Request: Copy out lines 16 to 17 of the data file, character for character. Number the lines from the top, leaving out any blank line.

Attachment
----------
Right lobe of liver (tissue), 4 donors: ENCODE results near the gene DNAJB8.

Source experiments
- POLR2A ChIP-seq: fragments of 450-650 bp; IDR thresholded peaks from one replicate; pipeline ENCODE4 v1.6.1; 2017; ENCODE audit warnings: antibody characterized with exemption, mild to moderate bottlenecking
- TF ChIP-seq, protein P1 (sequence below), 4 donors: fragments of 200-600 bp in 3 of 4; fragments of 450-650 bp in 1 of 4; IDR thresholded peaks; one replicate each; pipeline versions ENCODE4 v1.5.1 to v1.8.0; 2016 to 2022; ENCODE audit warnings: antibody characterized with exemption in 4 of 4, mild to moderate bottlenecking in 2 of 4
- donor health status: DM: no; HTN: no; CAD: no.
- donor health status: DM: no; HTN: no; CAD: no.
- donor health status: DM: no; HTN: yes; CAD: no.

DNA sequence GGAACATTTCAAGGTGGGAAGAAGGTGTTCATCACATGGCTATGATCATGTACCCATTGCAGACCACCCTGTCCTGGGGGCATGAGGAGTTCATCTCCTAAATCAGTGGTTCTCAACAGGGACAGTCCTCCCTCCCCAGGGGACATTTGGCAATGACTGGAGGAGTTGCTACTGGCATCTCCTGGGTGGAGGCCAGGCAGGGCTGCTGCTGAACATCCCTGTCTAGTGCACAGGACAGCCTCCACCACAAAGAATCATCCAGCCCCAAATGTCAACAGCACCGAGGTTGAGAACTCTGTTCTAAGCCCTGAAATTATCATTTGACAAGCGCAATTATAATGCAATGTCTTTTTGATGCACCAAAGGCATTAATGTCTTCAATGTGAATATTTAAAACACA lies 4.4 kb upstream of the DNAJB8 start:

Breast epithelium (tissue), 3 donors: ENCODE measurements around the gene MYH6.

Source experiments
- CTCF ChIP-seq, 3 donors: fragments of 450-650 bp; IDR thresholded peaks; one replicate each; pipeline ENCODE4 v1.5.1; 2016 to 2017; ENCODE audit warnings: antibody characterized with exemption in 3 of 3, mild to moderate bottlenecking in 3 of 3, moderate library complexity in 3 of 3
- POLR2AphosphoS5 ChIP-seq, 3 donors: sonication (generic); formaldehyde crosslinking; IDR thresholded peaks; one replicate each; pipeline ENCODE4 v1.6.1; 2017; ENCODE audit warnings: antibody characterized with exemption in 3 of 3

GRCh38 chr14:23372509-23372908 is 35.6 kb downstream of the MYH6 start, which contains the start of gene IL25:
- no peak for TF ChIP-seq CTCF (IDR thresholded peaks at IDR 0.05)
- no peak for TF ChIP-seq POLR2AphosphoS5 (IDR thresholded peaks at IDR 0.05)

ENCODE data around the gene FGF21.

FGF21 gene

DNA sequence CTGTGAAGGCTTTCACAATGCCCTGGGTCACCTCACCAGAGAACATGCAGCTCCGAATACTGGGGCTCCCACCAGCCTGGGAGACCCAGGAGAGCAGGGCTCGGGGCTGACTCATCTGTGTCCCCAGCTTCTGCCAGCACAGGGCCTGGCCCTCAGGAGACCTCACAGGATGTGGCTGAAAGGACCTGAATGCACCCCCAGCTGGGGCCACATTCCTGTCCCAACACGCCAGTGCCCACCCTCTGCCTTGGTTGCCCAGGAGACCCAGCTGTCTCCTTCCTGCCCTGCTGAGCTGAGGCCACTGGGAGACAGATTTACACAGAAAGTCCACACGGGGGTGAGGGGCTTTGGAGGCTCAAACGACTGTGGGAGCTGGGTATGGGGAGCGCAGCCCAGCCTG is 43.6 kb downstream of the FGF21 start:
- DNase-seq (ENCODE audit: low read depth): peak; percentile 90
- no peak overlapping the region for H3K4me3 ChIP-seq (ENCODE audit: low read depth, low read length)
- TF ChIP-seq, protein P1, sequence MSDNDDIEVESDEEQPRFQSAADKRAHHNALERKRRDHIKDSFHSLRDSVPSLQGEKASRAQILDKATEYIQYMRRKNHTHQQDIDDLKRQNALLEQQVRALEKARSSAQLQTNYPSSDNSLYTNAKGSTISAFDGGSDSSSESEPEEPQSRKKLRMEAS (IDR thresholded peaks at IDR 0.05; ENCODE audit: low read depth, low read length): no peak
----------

ENCODE data around the gene FGF21.

FGF21 gene